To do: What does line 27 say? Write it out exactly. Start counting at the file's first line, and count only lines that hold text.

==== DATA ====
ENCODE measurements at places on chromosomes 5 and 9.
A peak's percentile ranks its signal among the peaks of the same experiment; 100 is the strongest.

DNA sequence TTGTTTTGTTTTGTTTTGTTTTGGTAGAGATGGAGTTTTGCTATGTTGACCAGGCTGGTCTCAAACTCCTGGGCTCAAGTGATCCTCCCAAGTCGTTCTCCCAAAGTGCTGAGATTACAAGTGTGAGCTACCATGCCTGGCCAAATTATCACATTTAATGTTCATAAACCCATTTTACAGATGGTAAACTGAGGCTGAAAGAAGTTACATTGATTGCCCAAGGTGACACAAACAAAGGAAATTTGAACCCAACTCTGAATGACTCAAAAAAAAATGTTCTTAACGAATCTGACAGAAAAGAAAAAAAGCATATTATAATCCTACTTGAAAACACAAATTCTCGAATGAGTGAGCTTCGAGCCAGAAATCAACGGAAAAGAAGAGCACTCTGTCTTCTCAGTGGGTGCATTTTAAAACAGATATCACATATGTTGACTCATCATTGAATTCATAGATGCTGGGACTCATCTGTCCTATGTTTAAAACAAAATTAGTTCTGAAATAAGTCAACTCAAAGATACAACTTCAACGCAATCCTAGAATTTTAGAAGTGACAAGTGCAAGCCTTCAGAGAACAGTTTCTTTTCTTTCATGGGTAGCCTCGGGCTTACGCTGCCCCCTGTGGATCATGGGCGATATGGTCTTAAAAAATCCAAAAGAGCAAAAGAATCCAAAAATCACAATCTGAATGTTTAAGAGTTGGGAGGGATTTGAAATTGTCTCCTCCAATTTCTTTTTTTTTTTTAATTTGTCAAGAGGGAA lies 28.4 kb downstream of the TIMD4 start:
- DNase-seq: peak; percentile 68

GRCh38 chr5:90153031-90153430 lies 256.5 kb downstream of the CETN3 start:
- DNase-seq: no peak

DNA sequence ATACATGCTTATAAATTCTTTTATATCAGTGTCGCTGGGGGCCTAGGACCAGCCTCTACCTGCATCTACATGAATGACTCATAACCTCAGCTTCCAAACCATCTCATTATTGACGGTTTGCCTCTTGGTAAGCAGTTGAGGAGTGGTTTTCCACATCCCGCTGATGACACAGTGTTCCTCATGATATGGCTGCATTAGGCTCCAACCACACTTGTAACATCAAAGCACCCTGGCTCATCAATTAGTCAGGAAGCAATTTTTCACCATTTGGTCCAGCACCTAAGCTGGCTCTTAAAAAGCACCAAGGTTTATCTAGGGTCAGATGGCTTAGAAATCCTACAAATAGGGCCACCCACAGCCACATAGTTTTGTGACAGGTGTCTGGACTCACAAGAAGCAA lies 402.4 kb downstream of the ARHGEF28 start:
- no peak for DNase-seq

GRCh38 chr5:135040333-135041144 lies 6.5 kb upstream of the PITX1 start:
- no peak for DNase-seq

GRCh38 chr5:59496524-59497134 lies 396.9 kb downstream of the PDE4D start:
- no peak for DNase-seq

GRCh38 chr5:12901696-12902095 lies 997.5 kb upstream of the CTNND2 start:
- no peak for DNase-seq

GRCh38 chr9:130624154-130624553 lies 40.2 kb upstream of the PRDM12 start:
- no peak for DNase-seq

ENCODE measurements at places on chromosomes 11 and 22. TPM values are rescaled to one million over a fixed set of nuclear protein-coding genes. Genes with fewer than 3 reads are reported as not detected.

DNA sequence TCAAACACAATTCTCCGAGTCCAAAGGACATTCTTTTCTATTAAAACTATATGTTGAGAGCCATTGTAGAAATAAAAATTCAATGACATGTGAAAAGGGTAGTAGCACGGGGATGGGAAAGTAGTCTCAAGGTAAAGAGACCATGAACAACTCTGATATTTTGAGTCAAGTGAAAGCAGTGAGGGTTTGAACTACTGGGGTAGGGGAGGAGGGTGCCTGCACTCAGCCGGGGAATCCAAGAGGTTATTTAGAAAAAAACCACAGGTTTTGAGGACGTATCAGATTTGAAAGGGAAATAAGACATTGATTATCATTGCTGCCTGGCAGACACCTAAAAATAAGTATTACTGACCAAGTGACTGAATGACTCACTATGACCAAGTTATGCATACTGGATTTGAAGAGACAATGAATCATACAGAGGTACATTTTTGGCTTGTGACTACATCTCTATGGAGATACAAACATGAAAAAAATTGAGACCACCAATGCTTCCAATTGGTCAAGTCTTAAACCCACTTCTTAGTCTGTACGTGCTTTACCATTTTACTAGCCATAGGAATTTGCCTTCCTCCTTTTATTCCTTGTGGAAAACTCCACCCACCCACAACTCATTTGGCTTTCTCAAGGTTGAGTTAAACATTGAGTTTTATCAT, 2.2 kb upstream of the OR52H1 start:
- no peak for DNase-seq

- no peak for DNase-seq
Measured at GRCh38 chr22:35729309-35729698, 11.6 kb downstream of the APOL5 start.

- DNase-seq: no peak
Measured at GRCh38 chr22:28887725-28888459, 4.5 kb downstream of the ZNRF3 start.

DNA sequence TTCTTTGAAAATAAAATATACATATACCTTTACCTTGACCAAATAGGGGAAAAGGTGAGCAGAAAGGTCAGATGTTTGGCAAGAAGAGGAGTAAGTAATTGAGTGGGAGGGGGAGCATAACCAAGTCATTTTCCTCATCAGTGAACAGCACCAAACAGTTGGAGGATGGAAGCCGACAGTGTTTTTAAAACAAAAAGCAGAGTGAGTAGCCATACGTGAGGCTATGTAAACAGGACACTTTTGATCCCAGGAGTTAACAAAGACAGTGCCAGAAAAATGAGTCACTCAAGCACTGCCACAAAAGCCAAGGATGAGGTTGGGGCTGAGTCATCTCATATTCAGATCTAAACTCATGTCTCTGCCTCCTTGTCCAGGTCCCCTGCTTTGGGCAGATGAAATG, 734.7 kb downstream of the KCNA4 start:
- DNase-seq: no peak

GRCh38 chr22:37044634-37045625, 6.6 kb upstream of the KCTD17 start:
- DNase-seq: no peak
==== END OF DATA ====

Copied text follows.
- DNase-seq: no peak